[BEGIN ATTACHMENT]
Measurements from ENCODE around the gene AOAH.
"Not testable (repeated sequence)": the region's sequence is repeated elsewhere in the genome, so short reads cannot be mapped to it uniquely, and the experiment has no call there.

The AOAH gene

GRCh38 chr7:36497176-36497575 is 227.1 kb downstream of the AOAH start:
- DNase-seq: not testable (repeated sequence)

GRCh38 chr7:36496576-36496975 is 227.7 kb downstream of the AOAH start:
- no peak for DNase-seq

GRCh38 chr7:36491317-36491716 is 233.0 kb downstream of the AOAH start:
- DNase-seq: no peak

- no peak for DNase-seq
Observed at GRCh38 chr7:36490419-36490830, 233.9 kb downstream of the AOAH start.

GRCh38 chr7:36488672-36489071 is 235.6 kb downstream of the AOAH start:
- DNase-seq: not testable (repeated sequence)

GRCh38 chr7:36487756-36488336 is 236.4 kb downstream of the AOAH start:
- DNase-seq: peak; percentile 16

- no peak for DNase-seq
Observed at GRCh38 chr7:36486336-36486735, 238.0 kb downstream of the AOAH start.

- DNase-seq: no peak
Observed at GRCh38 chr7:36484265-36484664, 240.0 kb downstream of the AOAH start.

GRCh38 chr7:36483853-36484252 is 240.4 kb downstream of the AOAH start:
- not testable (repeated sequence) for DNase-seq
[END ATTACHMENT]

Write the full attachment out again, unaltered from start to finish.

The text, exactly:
Measurements from ENCODE around the gene AOAH.
"Not testable (repeated sequence)": the region's sequence is repeated elsewhere in the genome, so short reads cannot be mapped to it uniquely, and the experiment has no call there.

The AOAH gene

GRCh38 chr7:36497176-36497575 is 227.1 kb downstream of the AOAH start:
- DNase-seq: not testable (repeated sequence)

GRCh38 chr7:36496576-36496975 is 227.7 kb downstream of the AOAH start:
- no peak for DNase-seq

GRCh38 chr7:36491317-36491716 is 233.0 kb downstream of the AOAH start:
- DNase-seq: no peak

- no peak for DNase-seq
Observed at GRCh38 chr7:36490419-36490830, 233.9 kb downstream of the AOAH start.

GRCh38 chr7:36488672-36489071 is 235.6 kb downstream of the AOAH start:
- DNase-seq: not testable (repeated sequence)

GRCh38 chr7:36487756-36488336 is 236.4 kb downstream of the AOAH start:
- DNase-seq: peak; percentile 16

- no peak for DNase-seq
Observed at GRCh38 chr7:36486336-36486735, 238.0 kb downstream of the AOAH start.

- DNase-seq: no peak
Observed at GRCh38 chr7:36484265-36484664, 240.0 kb downstream of the AOAH start.

GRCh38 chr7:36483853-36484252 is 240.4 kb downstream of the AOAH start:
- not testable (repeated sequence) for DNase-seq